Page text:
Apple has been busy updating their Dev Center with some new iOS 5 hotness. Developers, you can now grab iOS 5 beta 3 for iPad, iPhone, iPod touch, and Apple TV, alongside iTunes 10.5 beta 3 and Xcode 4.2 Developer Preview 3 for both Snow Leopard (4C128) and Lion (4D75.)
When the iPhone was launched in 2007, I met with Phil Schiller, SVP of World Wide marketing for Apple, and Greg Joswiak, the Apple VP in charge of marketing the iPods and iPhones. During the meeting they showed me the iPhone's many features and shared their goals for the device, which has now become a major business for Apple.
During that meeting, they made a comment that I believe is really the heart of Apple's secret sauce and the cornerstone of how it continues to outsmart its competitors. They laid the iPhone on the table, with it turned off, and asked me what I saw. I told them I saw a 3.5 inch blank screen. They said that from Apples point of view, the "magic" of the iPhone is strictly in the software. And, they de-emphasized the hardware.
Yes, the iPhone was a slick smartphone with a great screen and, at the time, it broke new ground in smartphone design, and Apple was very proud of that. However, with the iPhone turned off, it had very little value. But once it was turned on, the iPhone's OS and apps turned it into a completely different device. While it was a phone, the software made it much more—it became a vehicle for applications. It also had another component that really made it sing and dance; it was also an iPod and was tied directly to iTunes. Now it morphed into a much broader multi-purpose device. It was a phone, a vehicle for apps, and an iPod, which made it a great personal mobile entertainment system.
Just a quick public service announcement for anyone interested in the second-generation Apple TV--we noticed this morning that a bunch of them are on eBay starting at $79 brand new (20% off) with Buy It Now prices of $89 (which is still 10% off.) With all the new AirPlay-enabled apps that have been dropping lately, we're finding that the Apple TV is becoming a must-have device for anyone who owns an iPad, iPod touch, or iPhone. Check out the Apple TV on eBay for some great deals.
Read More | Apple TV 2nd Gen on eBay
Thanks to a software update for Apple TV announced Wednesday, owners can now stream live and archived U.S. NBA and MLB games. The Apple TV update version 4.2 also adds 5.1 Dolby audio to Netflix streaming.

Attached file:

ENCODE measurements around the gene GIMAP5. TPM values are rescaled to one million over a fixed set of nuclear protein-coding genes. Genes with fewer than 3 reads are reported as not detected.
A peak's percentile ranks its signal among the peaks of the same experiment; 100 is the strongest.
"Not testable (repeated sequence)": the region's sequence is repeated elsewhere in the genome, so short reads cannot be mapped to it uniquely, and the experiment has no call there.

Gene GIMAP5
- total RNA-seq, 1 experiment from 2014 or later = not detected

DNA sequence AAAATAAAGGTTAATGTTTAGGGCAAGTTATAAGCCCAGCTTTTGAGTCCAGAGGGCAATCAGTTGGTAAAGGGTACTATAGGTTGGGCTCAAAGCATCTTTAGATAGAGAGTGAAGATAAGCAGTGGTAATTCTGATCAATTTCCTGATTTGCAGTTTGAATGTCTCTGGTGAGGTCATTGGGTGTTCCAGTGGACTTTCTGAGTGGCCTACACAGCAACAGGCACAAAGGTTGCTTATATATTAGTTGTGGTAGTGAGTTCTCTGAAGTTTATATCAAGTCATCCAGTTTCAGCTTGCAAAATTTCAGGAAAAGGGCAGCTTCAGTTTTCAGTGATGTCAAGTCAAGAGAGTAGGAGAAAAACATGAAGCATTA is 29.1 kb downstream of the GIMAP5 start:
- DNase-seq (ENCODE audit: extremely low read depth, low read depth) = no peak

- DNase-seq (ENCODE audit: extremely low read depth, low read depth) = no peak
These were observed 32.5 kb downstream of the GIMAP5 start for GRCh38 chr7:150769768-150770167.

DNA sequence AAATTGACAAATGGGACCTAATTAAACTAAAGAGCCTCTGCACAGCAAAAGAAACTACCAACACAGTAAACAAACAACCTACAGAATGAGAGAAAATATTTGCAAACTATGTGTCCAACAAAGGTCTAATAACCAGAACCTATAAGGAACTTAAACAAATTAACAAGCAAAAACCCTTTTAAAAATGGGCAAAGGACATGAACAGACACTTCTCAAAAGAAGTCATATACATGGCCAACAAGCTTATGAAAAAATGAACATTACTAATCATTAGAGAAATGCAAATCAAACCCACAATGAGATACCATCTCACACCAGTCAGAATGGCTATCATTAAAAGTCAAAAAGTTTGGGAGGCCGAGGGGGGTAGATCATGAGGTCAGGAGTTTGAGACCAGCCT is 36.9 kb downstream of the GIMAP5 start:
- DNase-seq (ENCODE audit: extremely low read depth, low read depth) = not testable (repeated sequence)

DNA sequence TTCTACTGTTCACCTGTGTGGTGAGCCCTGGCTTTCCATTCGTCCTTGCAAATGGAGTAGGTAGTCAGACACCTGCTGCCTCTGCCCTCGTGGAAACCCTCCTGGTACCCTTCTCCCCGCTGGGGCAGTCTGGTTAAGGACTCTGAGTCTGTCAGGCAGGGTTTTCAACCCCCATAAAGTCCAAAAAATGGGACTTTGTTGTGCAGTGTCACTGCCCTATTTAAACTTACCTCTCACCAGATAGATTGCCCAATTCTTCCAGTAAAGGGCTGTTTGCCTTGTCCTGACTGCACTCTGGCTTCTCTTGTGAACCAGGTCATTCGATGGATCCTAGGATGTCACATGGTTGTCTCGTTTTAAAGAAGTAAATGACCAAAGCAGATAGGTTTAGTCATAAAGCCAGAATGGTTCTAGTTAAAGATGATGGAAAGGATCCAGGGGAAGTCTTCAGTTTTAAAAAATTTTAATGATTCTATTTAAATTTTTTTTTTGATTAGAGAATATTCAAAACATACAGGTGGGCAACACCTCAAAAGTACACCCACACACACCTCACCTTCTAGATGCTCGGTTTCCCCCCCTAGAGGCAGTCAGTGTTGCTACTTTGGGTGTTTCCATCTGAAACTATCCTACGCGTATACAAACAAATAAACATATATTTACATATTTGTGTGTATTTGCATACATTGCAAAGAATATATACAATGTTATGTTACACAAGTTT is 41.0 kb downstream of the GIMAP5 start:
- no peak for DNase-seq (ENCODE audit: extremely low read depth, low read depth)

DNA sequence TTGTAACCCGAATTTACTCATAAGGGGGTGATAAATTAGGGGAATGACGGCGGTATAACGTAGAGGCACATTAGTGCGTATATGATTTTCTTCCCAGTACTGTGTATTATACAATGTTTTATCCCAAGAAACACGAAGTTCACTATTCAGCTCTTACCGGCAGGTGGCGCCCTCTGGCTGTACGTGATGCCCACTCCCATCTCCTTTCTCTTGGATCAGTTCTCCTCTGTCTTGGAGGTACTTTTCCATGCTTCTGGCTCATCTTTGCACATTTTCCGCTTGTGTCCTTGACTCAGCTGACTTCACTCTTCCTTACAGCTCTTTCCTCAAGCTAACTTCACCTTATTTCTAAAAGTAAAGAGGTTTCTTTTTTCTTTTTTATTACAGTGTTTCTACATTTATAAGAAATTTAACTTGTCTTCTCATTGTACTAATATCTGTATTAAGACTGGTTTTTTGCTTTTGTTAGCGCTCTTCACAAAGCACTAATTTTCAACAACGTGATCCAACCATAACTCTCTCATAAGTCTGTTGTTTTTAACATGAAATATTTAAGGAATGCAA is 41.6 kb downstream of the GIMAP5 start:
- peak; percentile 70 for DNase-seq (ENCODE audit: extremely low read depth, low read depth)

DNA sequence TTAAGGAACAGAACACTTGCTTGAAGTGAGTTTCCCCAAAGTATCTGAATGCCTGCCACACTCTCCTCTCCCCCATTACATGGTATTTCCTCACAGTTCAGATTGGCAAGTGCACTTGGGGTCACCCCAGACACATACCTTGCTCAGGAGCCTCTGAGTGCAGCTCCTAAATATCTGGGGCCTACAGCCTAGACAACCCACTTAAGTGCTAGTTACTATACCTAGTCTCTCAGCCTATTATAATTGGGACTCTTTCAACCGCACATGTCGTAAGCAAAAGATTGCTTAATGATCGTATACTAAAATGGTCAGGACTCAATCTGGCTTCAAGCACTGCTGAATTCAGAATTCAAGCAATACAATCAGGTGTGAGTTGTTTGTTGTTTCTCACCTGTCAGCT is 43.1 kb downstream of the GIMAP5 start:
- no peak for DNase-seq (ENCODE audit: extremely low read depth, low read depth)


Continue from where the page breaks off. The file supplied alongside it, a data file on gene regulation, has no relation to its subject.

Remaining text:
Starting at $64.95 a year, the National Basketball Association's (NBA) "League Pass Broadband" lets you follow seven teams, while a $99.95 option lets you watch games from all 30 teams, amounting to more than 40 games a week during the season. However there is a location-based blackout period, meaning that you'll only be able to access your subscription in the state or zip code in which you purchased it.
Meanwhile Major League Baseball's "MLB.TV" streaming package, also available on Roku and PlayStation 3, starts at $19.99/month or $99.99/year for the Standard package; $24.99/month or $119.99 a year for the Premium package. Premium adds the ability to choose home or away team video broadcasts, DVR functionality, and split-screen viewing.
Today Reuters reports on talks that Microsoft has had with several television networks about adding TV show content to the Xbox 360. While the details aren't known, one possibility is that the company could become a virtual operator and sell subscriptions to networks like ABC and NBC, or even add HBO and Showtime as subscription options. This would allow Microsoft to keep competing with rivals like Google (see the currently flailing Google TV) and Apple ( who recently released an updated Apple TV.) Microsoft actually has an advantage here if they choose to move into this area since the Xbox 360 is already in millions of homes, and adding services to the existing platform like that is much easier than releasing and expecting consumers to purchase a new device. If Microsoft plays their cards right, we could see the Xbox 360 take the top position in the battle for the living room.